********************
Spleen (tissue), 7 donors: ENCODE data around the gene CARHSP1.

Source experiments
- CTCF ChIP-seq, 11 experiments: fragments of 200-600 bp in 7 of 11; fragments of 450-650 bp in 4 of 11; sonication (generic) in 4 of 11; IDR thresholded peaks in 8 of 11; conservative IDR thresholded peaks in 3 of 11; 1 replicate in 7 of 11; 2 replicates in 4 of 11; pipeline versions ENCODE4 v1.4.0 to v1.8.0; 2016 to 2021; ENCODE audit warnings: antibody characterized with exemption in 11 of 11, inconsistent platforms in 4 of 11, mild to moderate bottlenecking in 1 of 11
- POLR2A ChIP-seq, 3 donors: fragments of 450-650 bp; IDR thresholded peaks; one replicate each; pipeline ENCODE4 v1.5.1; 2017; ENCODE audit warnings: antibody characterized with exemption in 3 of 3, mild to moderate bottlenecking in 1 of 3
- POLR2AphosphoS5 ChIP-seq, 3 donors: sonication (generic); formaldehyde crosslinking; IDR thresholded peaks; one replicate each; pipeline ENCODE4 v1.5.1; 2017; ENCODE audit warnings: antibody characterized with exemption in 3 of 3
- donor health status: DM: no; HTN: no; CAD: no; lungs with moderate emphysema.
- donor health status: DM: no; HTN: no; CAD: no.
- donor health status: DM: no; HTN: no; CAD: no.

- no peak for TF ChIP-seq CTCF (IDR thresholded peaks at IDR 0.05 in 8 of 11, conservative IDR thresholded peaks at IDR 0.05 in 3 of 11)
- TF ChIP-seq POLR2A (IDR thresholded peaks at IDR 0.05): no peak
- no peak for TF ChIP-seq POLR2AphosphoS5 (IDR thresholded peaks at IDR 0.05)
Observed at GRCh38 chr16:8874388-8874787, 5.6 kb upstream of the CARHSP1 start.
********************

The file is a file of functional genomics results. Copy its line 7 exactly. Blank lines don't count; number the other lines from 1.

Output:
- donor health status: DM: no; HTN: no; CAD: no.